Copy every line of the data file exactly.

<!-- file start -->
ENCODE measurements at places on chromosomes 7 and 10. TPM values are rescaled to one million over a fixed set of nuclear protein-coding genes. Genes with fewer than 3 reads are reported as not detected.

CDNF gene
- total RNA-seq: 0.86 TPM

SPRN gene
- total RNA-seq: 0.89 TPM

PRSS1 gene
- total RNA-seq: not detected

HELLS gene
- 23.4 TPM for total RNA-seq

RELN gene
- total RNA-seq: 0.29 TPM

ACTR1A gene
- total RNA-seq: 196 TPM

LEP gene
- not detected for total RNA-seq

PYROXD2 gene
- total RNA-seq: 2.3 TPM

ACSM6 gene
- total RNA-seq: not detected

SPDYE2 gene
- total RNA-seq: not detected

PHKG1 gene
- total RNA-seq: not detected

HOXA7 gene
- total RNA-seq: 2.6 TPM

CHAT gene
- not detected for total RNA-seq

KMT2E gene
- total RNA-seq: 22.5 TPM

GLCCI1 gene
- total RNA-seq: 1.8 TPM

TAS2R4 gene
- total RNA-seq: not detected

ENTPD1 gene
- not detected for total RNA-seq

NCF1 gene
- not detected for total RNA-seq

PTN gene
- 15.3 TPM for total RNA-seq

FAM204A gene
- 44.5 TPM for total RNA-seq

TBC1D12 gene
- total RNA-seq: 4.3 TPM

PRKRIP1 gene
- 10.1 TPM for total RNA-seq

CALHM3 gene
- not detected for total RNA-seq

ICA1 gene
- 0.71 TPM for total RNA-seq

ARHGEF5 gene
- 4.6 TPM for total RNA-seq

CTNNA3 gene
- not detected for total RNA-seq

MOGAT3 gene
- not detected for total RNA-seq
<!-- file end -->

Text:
ENCODE measurements at places on chromosomes 7 and 10. TPM values are rescaled to one million over a fixed set of nuclear protein-coding genes. Genes with fewer than 3 reads are reported as not detected.

CDNF gene
- total RNA-seq: 0.86 TPM

SPRN gene
- total RNA-seq: 0.89 TPM

PRSS1 gene
- total RNA-seq: not detected

HELLS gene
- 23.4 TPM for total RNA-seq

RELN gene
- total RNA-seq: 0.29 TPM

ACTR1A gene
- total RNA-seq: 196 TPM

LEP gene
- not detected for total RNA-seq

PYROXD2 gene
- total RNA-seq: 2.3 TPM

ACSM6 gene
- total RNA-seq: not detected

SPDYE2 gene
- total RNA-seq: not detected

PHKG1 gene
- total RNA-seq: not detected

HOXA7 gene
- total RNA-seq: 2.6 TPM

CHAT gene
- not detected for total RNA-seq

KMT2E gene
- total RNA-seq: 22.5 TPM

GLCCI1 gene
- total RNA-seq: 1.8 TPM

TAS2R4 gene
- total RNA-seq: not detected

ENTPD1 gene
- not detected for total RNA-seq

NCF1 gene
- not detected for total RNA-seq

PTN gene
- 15.3 TPM for total RNA-seq

FAM204A gene
- 44.5 TPM for total RNA-seq

TBC1D12 gene
- total RNA-seq: 4.3 TPM

PRKRIP1 gene
- 10.1 TPM for total RNA-seq

CALHM3 gene
- not detected for total RNA-seq

ICA1 gene
- 0.71 TPM for total RNA-seq

ARHGEF5 gene
- 4.6 TPM for total RNA-seq

CTNNA3 gene
- not detected for total RNA-seq

MOGAT3 gene
- not detected for total RNA-seq